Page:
Sha'ir

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Not to be confused with Shair or Shi'ar. ‹See Tfd›

A sha'ir was a pre-Islamic Arab poet believed to have magical powers.

History[edit]

The origin of the term sha'ir is unknown.[1] The ancient Arab culture viewed the sha'ir as a type of wizard, able to commune with supernatural forces, or djinni, for both knowledge and power.[1] Members of the tribe treated sha'ir as oracles and wisemen.[1][2] The poems and songs of the sha'ir inspired tribe members during war, and were considered powerful weapons.[1] Sha'ir also served as advisors to rulers.[3]

Modern adaption[edit]

In the Dungeons & Dragons fantasy role-playing game, a type of kit, or variation on a character class, called the sha'ir was created for the Al-Qadim campaign setting. In the game, however, sha'ir have actual magical powers, and can communicate with genies. In addition to being advisors, sha'ir can also be found wandering alone in the desert, something the real sha'ir were not known for.[3]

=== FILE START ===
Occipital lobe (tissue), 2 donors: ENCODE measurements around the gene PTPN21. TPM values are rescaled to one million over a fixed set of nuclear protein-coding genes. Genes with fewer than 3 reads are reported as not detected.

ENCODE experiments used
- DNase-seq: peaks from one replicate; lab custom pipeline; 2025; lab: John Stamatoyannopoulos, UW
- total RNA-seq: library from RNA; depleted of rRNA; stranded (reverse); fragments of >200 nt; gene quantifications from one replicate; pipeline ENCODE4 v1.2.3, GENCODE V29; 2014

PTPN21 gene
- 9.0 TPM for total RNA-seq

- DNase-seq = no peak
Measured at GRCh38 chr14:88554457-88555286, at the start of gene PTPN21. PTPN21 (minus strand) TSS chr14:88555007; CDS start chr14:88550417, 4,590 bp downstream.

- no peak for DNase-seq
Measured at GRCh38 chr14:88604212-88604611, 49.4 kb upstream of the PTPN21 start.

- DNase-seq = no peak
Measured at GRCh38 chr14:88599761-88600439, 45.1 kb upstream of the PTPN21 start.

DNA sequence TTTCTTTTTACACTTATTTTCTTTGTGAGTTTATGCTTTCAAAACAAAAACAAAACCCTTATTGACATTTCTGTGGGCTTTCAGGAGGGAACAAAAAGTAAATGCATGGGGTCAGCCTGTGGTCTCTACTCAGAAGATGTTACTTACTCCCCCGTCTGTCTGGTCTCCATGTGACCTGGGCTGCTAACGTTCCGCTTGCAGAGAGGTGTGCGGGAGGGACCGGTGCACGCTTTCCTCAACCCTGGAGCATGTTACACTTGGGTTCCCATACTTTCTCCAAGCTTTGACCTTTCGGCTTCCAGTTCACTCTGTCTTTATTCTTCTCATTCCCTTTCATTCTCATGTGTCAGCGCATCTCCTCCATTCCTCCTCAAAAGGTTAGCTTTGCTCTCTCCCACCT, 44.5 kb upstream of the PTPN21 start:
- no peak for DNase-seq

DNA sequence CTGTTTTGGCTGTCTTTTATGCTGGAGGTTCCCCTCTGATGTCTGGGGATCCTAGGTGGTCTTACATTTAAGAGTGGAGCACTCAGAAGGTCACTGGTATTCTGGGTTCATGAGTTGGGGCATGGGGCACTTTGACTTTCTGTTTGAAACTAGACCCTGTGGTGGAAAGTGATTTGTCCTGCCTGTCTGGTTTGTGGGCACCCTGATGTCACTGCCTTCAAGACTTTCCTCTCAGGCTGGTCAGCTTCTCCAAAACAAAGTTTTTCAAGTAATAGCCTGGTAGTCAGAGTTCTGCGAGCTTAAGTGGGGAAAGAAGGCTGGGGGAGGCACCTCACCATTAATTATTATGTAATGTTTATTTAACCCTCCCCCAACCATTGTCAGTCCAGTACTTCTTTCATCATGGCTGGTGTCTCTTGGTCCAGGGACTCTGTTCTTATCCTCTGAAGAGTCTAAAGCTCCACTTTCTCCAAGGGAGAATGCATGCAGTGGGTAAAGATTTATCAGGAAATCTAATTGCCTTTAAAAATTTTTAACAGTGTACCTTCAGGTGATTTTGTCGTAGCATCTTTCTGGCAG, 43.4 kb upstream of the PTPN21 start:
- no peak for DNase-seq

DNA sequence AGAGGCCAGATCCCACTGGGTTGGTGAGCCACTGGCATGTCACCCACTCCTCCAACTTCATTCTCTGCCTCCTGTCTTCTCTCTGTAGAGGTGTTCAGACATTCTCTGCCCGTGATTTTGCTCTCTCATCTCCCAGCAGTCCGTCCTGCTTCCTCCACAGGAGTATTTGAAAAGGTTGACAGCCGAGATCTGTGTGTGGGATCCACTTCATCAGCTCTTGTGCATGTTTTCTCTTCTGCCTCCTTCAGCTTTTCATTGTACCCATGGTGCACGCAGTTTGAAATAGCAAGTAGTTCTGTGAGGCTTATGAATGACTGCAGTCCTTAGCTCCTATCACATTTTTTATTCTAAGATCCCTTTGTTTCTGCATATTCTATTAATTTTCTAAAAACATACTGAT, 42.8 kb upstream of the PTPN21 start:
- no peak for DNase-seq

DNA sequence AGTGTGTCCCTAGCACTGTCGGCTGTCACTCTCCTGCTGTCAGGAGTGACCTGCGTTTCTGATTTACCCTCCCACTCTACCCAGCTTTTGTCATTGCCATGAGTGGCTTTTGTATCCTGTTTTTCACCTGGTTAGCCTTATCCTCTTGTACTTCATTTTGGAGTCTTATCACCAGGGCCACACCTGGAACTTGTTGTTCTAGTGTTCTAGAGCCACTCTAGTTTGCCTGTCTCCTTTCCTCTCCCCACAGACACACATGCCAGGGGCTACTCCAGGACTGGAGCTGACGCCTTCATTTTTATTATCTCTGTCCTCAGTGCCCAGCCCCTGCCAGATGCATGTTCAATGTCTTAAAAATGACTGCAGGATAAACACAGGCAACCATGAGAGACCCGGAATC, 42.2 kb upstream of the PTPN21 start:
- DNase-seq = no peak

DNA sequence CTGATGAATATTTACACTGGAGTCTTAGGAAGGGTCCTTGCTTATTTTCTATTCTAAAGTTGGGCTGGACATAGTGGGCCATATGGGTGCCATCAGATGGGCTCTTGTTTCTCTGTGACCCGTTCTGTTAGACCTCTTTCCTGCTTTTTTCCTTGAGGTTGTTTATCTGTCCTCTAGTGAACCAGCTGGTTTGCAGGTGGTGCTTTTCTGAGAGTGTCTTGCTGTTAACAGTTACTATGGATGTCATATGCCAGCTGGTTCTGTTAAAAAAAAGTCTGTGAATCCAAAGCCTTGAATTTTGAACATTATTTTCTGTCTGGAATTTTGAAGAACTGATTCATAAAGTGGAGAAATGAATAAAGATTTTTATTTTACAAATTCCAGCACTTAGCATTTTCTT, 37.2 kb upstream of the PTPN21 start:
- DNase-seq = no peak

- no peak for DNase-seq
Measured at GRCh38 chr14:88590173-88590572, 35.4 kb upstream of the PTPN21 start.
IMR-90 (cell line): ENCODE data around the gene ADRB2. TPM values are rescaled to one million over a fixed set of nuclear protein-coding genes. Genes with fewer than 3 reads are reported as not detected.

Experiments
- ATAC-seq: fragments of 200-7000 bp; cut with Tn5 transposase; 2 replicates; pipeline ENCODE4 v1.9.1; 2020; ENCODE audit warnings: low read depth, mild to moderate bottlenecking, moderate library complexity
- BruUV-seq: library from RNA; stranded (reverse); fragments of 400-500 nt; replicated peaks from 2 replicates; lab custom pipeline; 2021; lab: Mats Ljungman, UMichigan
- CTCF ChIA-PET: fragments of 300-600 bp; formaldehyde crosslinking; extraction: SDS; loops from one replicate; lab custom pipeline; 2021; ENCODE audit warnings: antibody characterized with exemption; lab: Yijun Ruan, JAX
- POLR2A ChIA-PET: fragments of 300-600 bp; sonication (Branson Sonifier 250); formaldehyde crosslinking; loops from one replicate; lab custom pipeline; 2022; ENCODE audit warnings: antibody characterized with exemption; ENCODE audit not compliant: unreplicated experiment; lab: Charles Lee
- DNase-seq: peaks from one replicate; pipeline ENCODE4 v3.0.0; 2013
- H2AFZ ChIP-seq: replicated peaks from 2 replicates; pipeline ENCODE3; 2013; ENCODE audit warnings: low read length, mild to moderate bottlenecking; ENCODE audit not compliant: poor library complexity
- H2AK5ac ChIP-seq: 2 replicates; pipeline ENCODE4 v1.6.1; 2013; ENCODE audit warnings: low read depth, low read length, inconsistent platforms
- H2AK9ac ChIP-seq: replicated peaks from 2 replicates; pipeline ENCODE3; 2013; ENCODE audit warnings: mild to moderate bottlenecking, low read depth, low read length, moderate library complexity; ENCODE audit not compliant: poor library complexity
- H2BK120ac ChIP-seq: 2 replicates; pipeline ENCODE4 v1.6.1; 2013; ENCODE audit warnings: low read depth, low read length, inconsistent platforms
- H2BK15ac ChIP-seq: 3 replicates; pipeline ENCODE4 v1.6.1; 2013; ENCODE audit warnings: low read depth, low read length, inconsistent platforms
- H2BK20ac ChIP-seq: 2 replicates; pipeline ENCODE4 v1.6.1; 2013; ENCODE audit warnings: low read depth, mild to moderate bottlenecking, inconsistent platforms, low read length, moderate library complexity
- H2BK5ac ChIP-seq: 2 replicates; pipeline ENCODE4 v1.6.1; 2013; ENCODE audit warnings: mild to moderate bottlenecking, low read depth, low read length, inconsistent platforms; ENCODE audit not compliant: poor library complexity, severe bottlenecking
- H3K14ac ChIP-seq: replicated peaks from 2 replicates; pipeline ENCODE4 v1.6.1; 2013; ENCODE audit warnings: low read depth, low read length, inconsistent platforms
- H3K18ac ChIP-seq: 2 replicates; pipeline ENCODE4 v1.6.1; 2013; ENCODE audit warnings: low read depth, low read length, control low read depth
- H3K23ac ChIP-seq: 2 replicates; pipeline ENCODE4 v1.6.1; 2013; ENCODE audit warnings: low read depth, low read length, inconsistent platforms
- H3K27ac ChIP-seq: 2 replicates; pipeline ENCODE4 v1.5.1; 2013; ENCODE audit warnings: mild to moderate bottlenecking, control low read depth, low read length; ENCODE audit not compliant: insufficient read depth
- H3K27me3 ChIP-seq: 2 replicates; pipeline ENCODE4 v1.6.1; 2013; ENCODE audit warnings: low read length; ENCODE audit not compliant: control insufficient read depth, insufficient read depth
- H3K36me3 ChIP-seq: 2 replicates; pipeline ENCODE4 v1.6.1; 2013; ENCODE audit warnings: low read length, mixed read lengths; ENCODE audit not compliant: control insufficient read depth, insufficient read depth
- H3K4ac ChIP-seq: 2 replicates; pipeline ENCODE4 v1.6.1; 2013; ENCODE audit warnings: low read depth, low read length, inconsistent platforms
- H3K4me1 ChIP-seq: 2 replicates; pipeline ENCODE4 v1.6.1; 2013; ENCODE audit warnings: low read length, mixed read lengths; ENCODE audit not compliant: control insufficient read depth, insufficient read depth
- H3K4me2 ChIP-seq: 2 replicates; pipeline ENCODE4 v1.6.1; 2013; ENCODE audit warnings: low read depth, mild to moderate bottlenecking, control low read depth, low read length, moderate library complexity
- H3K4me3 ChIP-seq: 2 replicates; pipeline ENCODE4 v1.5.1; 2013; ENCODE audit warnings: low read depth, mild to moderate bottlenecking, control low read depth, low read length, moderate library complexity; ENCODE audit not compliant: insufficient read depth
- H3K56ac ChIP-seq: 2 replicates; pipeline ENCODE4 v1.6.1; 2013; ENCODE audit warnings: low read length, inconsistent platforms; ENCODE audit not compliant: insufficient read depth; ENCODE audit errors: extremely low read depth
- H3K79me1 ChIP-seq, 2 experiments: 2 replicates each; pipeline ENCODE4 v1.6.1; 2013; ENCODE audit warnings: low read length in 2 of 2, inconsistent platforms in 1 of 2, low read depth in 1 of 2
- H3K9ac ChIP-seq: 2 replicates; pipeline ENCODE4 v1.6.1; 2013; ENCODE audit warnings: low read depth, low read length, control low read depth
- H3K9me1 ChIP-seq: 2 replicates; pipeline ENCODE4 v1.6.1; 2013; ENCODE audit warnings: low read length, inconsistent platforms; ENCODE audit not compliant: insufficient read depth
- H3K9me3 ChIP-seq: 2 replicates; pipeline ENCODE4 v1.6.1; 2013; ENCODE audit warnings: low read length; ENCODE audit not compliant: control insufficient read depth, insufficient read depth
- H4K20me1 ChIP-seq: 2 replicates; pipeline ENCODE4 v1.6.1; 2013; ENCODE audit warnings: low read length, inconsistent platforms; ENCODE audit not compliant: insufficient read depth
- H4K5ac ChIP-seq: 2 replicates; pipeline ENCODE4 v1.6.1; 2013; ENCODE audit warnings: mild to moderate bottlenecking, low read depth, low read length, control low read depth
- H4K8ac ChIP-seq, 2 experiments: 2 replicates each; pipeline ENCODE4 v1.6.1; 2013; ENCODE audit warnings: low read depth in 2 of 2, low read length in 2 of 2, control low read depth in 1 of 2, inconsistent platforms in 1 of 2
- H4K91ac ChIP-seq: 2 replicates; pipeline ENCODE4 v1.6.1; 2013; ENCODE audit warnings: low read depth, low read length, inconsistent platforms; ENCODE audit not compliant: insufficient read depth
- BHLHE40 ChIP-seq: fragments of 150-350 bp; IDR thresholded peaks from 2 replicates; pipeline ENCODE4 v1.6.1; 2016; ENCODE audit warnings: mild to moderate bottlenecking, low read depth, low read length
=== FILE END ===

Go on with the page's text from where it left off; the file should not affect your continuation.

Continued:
References[edit]

  1. ^ a b c d Charles Dudley Warner, John William Cunliffe, Ashley Horace Thorndike, Harry Morgan Ayres, Helen Rex Keller, Gerhard Richard Lomer, ed. (1917). The Warner Library 30. Warner Library Co. pp. 9–14. 
  2. ^ Kuiper, Kathleen (2009). Islamic Art, Literature, and Culture. The Rosen Publishing Group. pp. 58–61. ISBN 978-1615300976. 
  3. ^ a b Grubb, Jeff (1992). Al-Qadim: Arabian Adventures. TSR, Inc. pp. 42–43. ISBN 1-56076-358-2.